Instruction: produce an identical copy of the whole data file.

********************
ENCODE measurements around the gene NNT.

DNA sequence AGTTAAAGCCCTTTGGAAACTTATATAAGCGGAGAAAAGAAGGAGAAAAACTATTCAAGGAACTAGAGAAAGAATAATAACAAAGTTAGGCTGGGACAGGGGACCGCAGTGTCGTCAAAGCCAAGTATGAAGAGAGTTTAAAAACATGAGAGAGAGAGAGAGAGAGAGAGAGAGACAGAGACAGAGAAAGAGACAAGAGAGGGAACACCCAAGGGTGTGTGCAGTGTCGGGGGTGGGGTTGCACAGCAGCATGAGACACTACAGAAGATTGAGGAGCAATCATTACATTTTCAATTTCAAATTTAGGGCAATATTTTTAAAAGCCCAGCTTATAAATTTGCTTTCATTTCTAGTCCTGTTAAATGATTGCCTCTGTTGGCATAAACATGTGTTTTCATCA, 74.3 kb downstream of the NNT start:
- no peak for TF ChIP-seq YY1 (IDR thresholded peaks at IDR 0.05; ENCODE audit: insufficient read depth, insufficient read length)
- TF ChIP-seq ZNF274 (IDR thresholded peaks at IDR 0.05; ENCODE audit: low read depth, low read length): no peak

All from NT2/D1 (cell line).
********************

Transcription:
ENCODE measurements around the gene NNT.

DNA sequence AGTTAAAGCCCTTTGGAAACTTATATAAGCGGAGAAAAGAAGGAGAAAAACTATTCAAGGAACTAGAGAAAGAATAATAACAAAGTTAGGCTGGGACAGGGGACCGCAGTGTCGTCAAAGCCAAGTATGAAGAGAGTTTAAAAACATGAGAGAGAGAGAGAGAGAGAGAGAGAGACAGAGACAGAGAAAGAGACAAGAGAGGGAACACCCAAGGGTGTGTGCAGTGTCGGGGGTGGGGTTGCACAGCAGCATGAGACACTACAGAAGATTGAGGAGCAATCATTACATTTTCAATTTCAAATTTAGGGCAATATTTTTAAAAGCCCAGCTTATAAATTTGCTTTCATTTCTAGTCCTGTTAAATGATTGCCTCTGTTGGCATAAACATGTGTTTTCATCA, 74.3 kb downstream of the NNT start:
- no peak for TF ChIP-seq YY1 (IDR thresholded peaks at IDR 0.05; ENCODE audit: insufficient read depth, insufficient read length)
- TF ChIP-seq ZNF274 (IDR thresholded peaks at IDR 0.05; ENCODE audit: low read depth, low read length): no peak

All from NT2/D1 (cell line).